So far in Mexico…


The lovely, though at the time, rainy, Bacalar

I arrived in Chetumal, Mexico on a Chicken Bus from Belize. It was my easiest (and cheapest direct) border crossing yet. The first time I’ve crossed on a cheap bus, not because of choice, but because in most crossings the bus only goes as far as the border. You typically must walk across and find another bus or often cab or collectivo on the other side.

Rain fell in Chetumal, filling the roads with massive puddles which more resembled ponds. This made maneuvering with a big backpack tough.

As with many travel days, Im starving and thirsty (I don’t like to drink much when I know my bathroom time is restricted). I spot a restaurant and walk toward it. As I walk from the road to the curb, my foot hits the slick, wet sidewalk and the weight of my pack pushes me forward, onto the ground. The 10 or so people sitting and eating nearby see this. I’m covered in a slimy layer of grime. Not off to such a good start.

I hail a cab and give him the name of the one hostel I had found–Hostel Chetumal–which I then learn isn’t actually in Chetumal, but, for some reason, in the free zone between the borders. Then I learn the cheapest place the cabbie can recommend is 300 pesos. I make a split second decision to have him drop me at the Bacalar bound colectivos. I had briefly read on Bacalar and remember seeing a cheap place near there. And I knew it was on the Tulum bus route–where I intended to head next.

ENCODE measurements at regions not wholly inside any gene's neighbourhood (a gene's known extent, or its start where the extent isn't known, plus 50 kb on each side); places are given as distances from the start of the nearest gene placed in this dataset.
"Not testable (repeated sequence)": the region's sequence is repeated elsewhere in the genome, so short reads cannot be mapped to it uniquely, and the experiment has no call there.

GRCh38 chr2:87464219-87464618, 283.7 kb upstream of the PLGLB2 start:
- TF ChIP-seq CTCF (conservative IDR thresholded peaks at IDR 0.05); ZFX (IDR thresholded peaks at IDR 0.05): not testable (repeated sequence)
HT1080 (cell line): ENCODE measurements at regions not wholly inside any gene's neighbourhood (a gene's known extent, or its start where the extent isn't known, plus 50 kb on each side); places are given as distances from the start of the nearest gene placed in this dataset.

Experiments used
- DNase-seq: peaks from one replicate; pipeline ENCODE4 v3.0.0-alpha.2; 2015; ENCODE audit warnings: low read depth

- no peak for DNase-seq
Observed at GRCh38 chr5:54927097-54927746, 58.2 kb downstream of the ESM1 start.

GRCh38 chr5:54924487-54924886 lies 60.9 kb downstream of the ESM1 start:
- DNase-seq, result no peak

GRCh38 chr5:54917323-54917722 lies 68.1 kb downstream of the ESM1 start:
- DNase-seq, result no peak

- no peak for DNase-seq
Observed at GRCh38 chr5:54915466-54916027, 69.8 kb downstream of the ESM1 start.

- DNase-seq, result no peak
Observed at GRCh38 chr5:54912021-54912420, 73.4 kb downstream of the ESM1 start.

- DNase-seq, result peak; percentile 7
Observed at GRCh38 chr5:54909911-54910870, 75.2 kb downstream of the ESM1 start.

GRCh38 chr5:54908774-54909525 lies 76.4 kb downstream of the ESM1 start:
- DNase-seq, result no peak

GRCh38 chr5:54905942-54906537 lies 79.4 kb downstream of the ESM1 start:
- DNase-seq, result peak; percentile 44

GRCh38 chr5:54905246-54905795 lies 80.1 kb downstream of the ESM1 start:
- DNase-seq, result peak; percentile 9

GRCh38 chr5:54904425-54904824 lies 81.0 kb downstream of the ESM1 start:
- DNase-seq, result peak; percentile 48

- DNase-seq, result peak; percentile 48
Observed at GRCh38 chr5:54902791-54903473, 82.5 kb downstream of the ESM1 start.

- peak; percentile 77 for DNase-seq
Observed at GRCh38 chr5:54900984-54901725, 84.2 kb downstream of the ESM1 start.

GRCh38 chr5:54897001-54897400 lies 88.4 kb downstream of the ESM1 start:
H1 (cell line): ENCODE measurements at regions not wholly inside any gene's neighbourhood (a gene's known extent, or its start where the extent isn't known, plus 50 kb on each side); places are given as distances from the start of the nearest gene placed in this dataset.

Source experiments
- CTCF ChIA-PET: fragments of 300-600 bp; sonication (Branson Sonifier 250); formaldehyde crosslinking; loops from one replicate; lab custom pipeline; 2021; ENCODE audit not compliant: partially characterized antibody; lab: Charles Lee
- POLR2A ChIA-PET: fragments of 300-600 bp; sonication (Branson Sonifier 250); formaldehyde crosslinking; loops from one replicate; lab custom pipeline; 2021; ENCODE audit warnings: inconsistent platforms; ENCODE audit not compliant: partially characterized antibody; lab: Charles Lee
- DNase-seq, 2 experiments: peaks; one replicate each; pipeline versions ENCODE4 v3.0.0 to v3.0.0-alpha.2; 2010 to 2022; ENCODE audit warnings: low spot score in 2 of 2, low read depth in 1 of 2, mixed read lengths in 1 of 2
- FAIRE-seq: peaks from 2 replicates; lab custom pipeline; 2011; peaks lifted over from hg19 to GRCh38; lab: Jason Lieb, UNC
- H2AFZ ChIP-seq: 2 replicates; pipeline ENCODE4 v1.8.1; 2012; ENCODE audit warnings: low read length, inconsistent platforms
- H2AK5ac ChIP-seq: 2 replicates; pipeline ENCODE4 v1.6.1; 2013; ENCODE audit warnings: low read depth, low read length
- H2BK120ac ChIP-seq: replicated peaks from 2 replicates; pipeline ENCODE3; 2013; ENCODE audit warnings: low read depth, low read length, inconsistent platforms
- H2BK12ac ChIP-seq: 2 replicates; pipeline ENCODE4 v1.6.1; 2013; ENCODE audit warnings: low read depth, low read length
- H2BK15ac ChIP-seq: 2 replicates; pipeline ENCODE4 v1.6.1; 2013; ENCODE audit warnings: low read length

It is raining even harder in Bacalar and the puddles here are lakes. The driver gives me his keys so I can retrieve my pack from his trunk on my own. He will stay in his dry car. I must do this while dodging these surprisingly deep puddle lakes.

I need to get yet another cab to take me to the hostel, which would be a 20 min walk in the pouring rain. We arrive to a locked gate and empty looking place. I’m wet, frustrated and beyond tired at this point. I ask the cabbie if he has another cheap (I emphasize this) spot he can drop me. He nods and takes me a few meters down the gravel road, dropping me at another gate this one with a sign–Bacalar Magic. This time a friendly Mexican woman lets me in.

Inside the gate are a few cabins and palapa structures, hip in that rustically intentional way. At one end of the property a very long wooden dock leads into one of the most beautiful lakes I’ve seen. Unfortunately for me its still pouring and I’m still starving.